Carrie Tolstedt, 63, the former head of Wells Fargo’s community bank, has agreed to pay nearly $5 million to settle Securities and Exchange Commission charges that she facilitated a massive fraudulent cross-selling strategy at the bank without customers’ permission.

The settlement is subject to court approval and follows Tolstedt’s March agreement with the U.S. Department of Justice to plead guilty to obstructing a probe into the bank’s aggressive practice of opening millions of accounts for products that customers hadn’t approved.

Tolstedt, who worked at Wells Fargo for 27 years and was named by Fortune as “the most powerful banker in the U.S.” in 2015, faces up to 16 months in prison under the plea agreement, the DOJ said in a statement. Her sentencing is scheduled for September.

She also faces a $17 million civil penalty from the Office of the Comptroller of the Currency, which said Tolstedt was "significantly responsible" for the widespread sales abuses at the bank, where employees opened up more than two million accounts in order to meet aggressive sales goals.

Wells Fargo itself paid $3 billion in penalties in 2020 after the government brought a number of cases against the bank for its abusive cross-selling scheme.

“Companies do not act on their own. Where the facts warrant it, we will hold senior executives accountable for conduct that violates the securities laws,” Monique C. Winkler, head of the SEC’s San Francisco office, said in a statement.

Wells Fargo declined to comment on Tolstedt’s SEC settlement.

According to the SEC’s complaint against the veteran banker, from mid-2014 through mid-2016, Tolstedt publicly described and endorsed Wells Fargo’s cross-sell metric as a means of measuring Wells Fargo’s financial success “despite the fact that this metric was inflated by accounts and services that were unused, unneeded or unauthorized.”

The SEC also alleged that Tolstedt “was aware of misconduct at the community bank that led to bankers pushing products on customers that they did not need or want, including the unauthorized opening of accounts,” the SEC said.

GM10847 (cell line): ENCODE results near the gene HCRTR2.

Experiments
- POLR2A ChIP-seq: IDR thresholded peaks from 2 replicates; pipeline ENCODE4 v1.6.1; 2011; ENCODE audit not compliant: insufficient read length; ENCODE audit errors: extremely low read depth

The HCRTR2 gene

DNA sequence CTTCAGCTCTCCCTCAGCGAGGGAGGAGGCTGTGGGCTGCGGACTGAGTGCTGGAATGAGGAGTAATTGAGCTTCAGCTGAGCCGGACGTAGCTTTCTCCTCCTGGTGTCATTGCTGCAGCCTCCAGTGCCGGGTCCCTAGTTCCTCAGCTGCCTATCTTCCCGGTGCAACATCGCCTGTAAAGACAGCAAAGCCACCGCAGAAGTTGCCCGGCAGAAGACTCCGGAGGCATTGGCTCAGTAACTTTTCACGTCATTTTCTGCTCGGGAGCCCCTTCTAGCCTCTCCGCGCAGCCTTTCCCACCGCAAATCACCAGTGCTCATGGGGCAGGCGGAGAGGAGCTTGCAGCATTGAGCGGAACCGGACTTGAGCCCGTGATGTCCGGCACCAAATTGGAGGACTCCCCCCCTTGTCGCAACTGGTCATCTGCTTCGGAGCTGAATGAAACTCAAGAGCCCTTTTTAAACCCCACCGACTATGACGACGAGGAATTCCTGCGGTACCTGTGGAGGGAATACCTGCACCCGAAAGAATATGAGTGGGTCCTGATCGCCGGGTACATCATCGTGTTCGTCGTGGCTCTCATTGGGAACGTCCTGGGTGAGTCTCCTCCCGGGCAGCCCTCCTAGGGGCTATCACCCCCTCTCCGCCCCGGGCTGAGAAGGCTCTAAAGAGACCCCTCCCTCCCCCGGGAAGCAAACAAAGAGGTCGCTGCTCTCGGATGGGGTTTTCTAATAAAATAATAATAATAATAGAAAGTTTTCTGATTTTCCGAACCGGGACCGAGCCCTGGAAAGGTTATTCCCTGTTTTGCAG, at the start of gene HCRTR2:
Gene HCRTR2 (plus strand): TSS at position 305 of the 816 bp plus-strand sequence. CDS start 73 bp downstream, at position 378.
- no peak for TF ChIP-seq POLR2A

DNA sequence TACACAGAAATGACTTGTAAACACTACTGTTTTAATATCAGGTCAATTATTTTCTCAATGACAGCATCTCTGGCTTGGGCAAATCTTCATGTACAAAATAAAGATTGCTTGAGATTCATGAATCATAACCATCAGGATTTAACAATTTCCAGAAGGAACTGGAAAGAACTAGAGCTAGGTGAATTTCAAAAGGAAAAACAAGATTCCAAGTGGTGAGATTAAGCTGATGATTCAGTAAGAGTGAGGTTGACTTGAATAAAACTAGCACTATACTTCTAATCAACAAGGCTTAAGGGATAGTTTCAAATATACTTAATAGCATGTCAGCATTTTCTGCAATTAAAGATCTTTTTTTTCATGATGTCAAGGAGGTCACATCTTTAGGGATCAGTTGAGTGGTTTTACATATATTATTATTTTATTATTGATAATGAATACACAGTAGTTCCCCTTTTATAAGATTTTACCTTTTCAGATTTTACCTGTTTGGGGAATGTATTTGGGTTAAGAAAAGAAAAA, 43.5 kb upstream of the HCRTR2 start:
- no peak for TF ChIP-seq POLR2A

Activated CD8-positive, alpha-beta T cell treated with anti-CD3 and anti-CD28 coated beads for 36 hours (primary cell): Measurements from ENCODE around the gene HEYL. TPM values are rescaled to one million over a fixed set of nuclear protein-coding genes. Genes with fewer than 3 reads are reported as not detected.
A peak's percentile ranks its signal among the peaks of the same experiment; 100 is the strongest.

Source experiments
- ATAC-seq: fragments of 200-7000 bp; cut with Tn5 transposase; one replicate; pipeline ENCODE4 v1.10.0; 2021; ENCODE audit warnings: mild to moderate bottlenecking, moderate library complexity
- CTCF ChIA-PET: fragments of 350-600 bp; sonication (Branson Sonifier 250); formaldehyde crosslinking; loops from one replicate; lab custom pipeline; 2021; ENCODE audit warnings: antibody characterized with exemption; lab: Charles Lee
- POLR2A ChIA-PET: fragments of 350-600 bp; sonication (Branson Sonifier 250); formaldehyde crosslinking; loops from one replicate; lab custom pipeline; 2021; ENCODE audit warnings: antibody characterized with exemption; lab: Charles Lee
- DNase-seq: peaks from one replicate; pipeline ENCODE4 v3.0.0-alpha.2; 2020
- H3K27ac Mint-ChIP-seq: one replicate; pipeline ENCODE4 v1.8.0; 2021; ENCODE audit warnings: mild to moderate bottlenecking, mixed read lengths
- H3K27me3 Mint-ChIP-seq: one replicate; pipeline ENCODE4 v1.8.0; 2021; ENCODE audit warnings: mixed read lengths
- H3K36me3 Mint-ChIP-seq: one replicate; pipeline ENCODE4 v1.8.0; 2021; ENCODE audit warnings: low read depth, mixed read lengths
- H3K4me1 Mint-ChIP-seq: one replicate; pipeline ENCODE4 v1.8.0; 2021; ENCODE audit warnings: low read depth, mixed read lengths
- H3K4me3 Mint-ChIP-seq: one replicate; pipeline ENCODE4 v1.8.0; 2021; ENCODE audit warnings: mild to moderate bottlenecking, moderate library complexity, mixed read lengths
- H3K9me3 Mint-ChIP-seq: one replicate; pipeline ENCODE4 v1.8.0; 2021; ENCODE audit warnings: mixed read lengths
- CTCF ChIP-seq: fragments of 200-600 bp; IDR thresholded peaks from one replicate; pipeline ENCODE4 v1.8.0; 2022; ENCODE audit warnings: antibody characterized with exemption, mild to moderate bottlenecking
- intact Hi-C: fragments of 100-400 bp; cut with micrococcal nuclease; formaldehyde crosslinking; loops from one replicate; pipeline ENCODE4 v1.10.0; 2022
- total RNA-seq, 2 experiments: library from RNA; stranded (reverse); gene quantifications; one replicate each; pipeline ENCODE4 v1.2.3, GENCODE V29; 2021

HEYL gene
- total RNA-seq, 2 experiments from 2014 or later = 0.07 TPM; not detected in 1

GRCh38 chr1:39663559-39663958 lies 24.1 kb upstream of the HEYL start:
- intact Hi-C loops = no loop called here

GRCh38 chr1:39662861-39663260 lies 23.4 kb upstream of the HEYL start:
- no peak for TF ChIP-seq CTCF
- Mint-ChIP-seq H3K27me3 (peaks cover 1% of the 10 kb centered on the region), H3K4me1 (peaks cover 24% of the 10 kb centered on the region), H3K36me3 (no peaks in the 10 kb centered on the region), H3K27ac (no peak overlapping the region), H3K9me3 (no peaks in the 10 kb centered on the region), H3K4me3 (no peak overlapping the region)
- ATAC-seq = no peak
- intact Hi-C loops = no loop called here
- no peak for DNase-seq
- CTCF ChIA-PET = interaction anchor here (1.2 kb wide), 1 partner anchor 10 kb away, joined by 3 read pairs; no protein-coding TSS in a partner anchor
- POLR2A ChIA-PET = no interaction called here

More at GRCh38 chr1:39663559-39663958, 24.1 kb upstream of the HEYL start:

The complaint further alleges that Tolstedt made misleading public statements to investors attesting to the bank’s cross-sell strategy at Wells Fargo’s investor conferences in 2014 and 2016 and signed misleading sub-certifications about the accuracy of Wells Fargo’s public disclosures “when she knew or was reckless in not knowing that statements in those disclosures regarding Wells Fargo’s cross-sell metric were materially false and misleading,” the agency said.

As part of her settlement with the SEC, Tolstedt agreed to pay a $3 million civil penalty, and to disgorge $1,459,076 plus prejudgment interest of $447,874. The banker neither admitted nor denied guilt.

The SEC said it will combine the money it receives from Tolstedt with the $500 million paid by Wells Fargo and the $2.5 million penalty paid by its former CEO and Chairman John Stumpf in a previous settlement, and it will distribute the sum to harmed investors.

Tolstedt retired from Wells Fargo in September 2016 as the scandal went public. In response to an internal report, Wells Fargo retroactively fired Tolstedt for cause and revoked a total of $67 million in pay, or 54% of the total the bank had previously paid her as part of her $125 million retirement package, according to news reports.